The Power of a Mother’s Love to Transform: About A Mother
A third kind of transformation in a movie of Short Films One happens in a family. The short “About a Mother” by Dina Velikovskaya tells the tale of an African woman and her three boys. She keeps all her children safe, well-fed, and well- groomed and she teaches them to swim and jump rope. Then all of a sudden, the boys grow up from tiny toddlers into tall young men. They travel from the familiar world of their village and their mother in a ship, a helicopter and a train. Even after they leave home, the mother still provides her boys with what they need to survive; she transforms her own hair into warm clothing and a parachute.
Transformation and Losing Someone we Love: My Grandfather was a Cherry Tree
My favorite of all the short films in Short Films One was “My Grandfather was a Cherry Tree” by Olga Poliektova and Tatiana Poliektova. It’s a longer movie than the others that are discussed in this post. There is more time for the main character, a young boy, to narrate the story. From his point of view, we learn that he spends the first years of his life in the city. Then when his beloved grandparents are getting older, he and his mother move to the country so that they can spend more time with them. There is so much beauty and space in the outdoors. This is where the grandmother introduces the little boy to her wise goose. The boy also spends a lot of time under the branches of the cherry tree that his grandfather planted when his daughter, the boy’s mother, was born. He remarks “all of us grew with the cherry tree.”
Though it is very sad when the grandma passes on, the grandfather comforts his grandson by teaching him that their memories of grandma will live on. Her spirit and love are with the goose. The boy comes to understand that,
You can’t really die if someone still loves you.
You have transformed into something else.
The grandmother has become the goose that she and the boy cared for. When the grandfather is taken from the boy, he is still dearly loved by the family and he becomes the cherry tree. At the end of the movie, the boy rises up and uses all his strength to defend the cherry tree against those who want to destroy it. Protecting the cherry tree and what it stands for helps the little boy grow more mature.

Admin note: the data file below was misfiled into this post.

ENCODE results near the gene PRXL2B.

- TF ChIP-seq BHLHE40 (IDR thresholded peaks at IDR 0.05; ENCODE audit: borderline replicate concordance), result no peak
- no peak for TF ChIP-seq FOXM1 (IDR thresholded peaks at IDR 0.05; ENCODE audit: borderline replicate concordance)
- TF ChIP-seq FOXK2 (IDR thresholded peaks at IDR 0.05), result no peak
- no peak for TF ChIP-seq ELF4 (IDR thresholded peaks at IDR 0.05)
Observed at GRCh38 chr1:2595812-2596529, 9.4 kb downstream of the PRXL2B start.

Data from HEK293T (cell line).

It’s difficult for children to watch their grandparents grow old. This powerful movie helps us understand how grandparents’ love for the world around them and children’s love for grandparents can endure despite change and even death.
Animation artists are magicians who enchant us by making a series of drawings that give the illusion of movement and change. Animations help us see that part of what’s beautiful in the world is the very fact that it is always changing and transforming. Maybe artists and animators are also trying to tell us that even with all the change going on around us, some parts of our world stay the same. In “Deux Amis”, we are reminded of predictable natural life cycles like a tadpole turning into a frog and a caterpillar becoming a butterfly. In “An Object at Rest”, we see that despite many hardships and readjustments, one can survive and even flourish. The love of the mother in “About a Mother” stays strong after her boys transform into men. Finally, In “My Grandfather was a Cherry Tree”, even when death takes someone we care for away from us, our love for them and the love that they had for the world lives on in nature, and maybe even inside of us.
I hope that members of the Friends Community who had a chance to attend the NYICFF last weekend enjoyed Short Films One. If you saw these movies, feel free to email me your thoughts and/or reviews so I can include your perspective in future posts.
There still may be tickets to Short Films One for this coming weekend and the weekend of March 20. You can check to see ticket availability at The Festival website.
When GKids produces a DVD of the 2016 festival shorts, maybe they’ll include some of the films I’ve written about in this post. Hope so.